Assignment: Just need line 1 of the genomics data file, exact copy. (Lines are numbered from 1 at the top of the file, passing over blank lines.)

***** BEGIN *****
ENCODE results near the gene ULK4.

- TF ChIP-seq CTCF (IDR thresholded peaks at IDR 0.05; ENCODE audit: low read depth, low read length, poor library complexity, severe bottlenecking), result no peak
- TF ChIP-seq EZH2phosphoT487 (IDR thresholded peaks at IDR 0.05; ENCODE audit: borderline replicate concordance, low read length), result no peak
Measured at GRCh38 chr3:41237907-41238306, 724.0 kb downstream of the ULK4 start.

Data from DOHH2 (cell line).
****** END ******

ENCODE results near the gene ULK4.